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Nebraska Gives Davie Eye-Opener

By CHRIS DUFRESNE
Times Staff Writer

September 9 2001

LINCOLN, Neb. -- This is Bob Davie's fifth season as Notre Dame coach. This is supposed to be his best team.

This was supposed to be a close game.

Um, this was not what Davie, ABC and legends of green-leaning Irish fans had in mind. Instead of a Saturday night opening statement to justify its coach's five-year contract extension, a top 20 poll ranking and the 717 media credentials issued, Notre Dame added a bad-to-the-bone bookend to an ugly Fiesta Bowl defeat against Oregon State in January.

Knocking the Irish every which way but loose, No. 5 Nebraska defeated No. 17 Notre Dame, 27-10, before a sellout crowd of 78,118 at Memorial Stadium. Last season's game at South Bend was a thriller, with the plucky Irish holding firm at home before losing in overtime on Eric Crouch's seven-yard touchdown run.

The game Saturday was a joke. For Nebraska, it was like shooting fish in a barrel. The game wasn't as close as the final score. Nebraska led, 27-3, at the half and Notre Dame's only touchdown was set up on a blocked punt inside the Nebraska five, and it still took the Irish four downs to punch it in. Tony Fisher finally scored on a fourth-and-goal run.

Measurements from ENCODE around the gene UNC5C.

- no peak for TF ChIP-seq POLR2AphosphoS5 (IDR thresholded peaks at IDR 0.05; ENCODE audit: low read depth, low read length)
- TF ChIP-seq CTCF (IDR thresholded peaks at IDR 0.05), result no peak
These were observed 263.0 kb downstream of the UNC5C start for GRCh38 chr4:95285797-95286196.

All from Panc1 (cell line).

"Obviously, we weren't a very well prepared football team," Davie said. "I take responsibility for that. I don't care how many games Nebraska has played. I don't care how many people were in the stands. I don't care what the crowd noise was. There is no excuse. No excuse. I take responsibility."

Nebraska did not score in the second half, but it was more of a management decision than any adjustment made by Notre Dame.

"We probably did not give our offense a real fair shake," Nebraska Coach Frank Solich said. "We were trying to eat up some clock. It just seemed to make sense not to get too fancy or exotic."

Notre Dame finished with 43 rushing yards in 30 attempts, a cloud-of-dust 1.4 yards-per-attempt average. The Irish were held to 162 total yards.

Nebraska tailback Dahrran Diedrick, by contrast, finished with 133 yards in 32 carries.

"I didn't expect to get the ball that many times," Diedrick said. "I'm glad it happened."

There were questions about Nebraska's fortitude after less-than-compelling home victories against Texas Christian and Troy State, but there are not as many questions today.

It may have helped that Nebraska (3-0) had played two games before Notre Dame played its first, then again, it might not have mattered one whit. Nebraska looked like the team that demolished Northwestern, 66-17, in the Alamo Bowl, while Notre Dame resembled the outfit that suffered a 41-9 Fiesta Bowl loss to Oregon State. If you're keeping score in South Bend, Notre Dame has now been outscored, 68-19, in its last two games. It would be difficult to describe Saturday's effort as anything but a trip in the wrong direction.

"We had that deer-in-the-headlights look," Davie said. Again?